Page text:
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Caldwell, Erskine 1903–
A novelist and short story writer of the Deep South, Caldwell is best known for his novels Tobacco Road and God's Little Acre. Caldwell blends comic pathos and broad humor, often suggesting serious themes in a seemingly naïve manner. The family, race relations, and traditional moral values are confronted by ideological and social conflicts in many of Caldwell's finest works. (See also CLC, Vol. 1, 8, and Contemporary Authors, Vols. 1-4, rev. ed.)
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Mr. Erskine Caldwell's collection of stories "American Earth," is closer to [representing the simple American folk narrative] than any other book I know. To be sure, his field is limited—his first dozen sketches and incidents are entitled "Far South," his second twelve "Farthest East"—and he is so good a writer that the flavor of locality is strong in his work; but there is nothing necessarily local about the genre which he has chosen. It could be used equally well for all other parts of the Union.
While presumably one must not suppose that Mr. Caldwell's stories are autobiographical, it is as if he were telling offhand of things that had happened to him or that he had run into—insignificant in themselves perhaps, but somehow, though one could not say why, memorable. Always he is, or pretends to be, the unsophisticated raconteur. Character, emotion, significance, are secondary, at most implied; plot is nonexistent; he deals in sheer incident, the primal germ plasm of narrative. Of the many contemporary efforts to get back, in revolt against the overelaborate and artificial productions of recent art, to some unexhausted original rootstock, Mr. Caldwell's is one of the most successful.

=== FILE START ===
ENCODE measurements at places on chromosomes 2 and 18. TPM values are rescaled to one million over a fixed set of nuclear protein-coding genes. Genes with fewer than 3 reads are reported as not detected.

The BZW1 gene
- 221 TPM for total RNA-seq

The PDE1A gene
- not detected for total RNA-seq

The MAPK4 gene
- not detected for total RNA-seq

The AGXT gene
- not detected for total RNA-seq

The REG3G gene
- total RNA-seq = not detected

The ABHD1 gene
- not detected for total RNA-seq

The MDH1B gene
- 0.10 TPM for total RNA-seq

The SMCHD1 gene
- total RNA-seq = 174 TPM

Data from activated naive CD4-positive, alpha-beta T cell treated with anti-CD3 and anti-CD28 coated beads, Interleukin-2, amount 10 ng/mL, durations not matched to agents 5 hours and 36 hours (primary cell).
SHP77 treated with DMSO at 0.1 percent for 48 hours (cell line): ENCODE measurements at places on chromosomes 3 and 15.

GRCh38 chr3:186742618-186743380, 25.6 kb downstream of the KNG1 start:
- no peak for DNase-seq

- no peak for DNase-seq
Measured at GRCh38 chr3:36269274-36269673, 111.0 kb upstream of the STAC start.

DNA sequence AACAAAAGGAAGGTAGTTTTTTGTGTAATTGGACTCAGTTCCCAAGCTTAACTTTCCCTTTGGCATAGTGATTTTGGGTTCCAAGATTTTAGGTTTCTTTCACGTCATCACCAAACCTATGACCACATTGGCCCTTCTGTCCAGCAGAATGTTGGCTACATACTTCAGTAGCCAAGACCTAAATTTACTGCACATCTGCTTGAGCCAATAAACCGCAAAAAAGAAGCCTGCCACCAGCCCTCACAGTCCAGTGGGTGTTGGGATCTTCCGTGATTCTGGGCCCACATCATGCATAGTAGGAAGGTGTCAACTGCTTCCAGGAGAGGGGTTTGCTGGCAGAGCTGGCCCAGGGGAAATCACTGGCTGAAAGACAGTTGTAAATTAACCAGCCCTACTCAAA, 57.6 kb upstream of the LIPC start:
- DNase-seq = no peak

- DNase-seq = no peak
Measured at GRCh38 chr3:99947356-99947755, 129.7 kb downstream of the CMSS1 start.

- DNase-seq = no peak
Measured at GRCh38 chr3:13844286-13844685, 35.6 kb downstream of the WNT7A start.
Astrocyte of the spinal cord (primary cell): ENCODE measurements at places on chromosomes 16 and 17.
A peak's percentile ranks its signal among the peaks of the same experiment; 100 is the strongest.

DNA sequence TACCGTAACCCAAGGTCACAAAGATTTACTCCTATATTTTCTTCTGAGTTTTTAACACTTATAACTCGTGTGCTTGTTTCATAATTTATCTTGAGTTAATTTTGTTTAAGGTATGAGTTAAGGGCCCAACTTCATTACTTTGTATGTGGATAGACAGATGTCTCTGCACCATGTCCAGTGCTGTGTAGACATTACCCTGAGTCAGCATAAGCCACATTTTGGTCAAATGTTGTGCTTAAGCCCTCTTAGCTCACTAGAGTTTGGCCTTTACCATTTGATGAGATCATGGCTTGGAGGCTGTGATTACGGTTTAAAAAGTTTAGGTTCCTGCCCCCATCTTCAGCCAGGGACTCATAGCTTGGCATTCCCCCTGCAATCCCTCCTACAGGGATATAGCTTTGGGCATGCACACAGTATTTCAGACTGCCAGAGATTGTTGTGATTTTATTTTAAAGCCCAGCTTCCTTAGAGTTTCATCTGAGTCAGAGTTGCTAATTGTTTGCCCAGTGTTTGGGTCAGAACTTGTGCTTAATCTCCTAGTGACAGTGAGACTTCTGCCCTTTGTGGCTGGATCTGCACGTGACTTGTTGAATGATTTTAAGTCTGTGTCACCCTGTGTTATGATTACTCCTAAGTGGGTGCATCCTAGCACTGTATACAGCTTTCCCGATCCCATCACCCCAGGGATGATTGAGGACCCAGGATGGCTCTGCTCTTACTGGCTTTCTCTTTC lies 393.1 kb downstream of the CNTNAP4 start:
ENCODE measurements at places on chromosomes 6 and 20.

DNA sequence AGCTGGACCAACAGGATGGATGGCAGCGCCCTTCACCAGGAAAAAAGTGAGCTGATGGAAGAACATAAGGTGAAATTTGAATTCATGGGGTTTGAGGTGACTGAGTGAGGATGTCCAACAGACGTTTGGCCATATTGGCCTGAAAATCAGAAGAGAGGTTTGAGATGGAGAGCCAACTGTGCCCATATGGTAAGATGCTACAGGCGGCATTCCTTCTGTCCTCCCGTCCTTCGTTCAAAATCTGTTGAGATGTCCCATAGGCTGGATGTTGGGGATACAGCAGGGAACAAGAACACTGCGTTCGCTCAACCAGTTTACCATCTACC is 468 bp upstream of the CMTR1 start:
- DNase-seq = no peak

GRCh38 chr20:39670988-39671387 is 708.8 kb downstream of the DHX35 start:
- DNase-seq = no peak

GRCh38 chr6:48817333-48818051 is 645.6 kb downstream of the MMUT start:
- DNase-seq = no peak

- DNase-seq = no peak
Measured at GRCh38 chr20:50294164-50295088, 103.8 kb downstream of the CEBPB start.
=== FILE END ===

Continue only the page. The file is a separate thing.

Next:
Mr. Caldwell goes back even farther than the folk for his fresh start; he reverts to boyhood. Much of his best work shows that bright, wide-eyed innocent fascination with everything dirty, nasty, horrible or gruesome which is one of the strangest and most unfailing traits of small boys. Even Mr. Caldwell's treatment of sex seems somehow pre-adolescent. His writing has a fresh, direct immediacy of juvenility which is extremely rare—and since his folk, even his adults, are the sort who stay juvenile all their lives, there is no incongruity. (pp. 130-31)
Since this is his first book—with the exception of "The Bastard," which was privately printed—one expects the unevenness and uncertainty which one finds; the serious peril is not his occasional fumbling, but his too frequent affectation. His naïveté too often is plainly a self-conscious pose. He is not free from preciosity—and of all kinds of stories, preciosity is most fatal to his kind. In part, this quality springs from a too devoted imitation of Sherwood Anderson; in part from a deference, perhaps, to the [occult magazines] which have printed Mr. Caldwell's stories but with which, one suspects and hopes, Mr. Caldwell has little really in common. Especially are these effects evident in the third part of "American Earth," which contains only one long piece consisting of numerous tiny disconnected bits of fact and phantasy—a type of thing which seems, now at least, not to be the writer's forte.
Mr. Caldwell's unmistakable ability, his out-of-the-ordinary and interesting talent, and his very remarkable achievement justify us in having great hopes of him. Let us pray, however, that he may be delivered from the highbrows. (p. 131)
T. K. Whipple, "Two Judgments of 'American Earth': Part I," in The New Republic (reprinted by permission of The New Republic; © 1931 The New Republic, Inc.), Vol. LXVII, No. 863, June 17, 1931, pp. 130-31.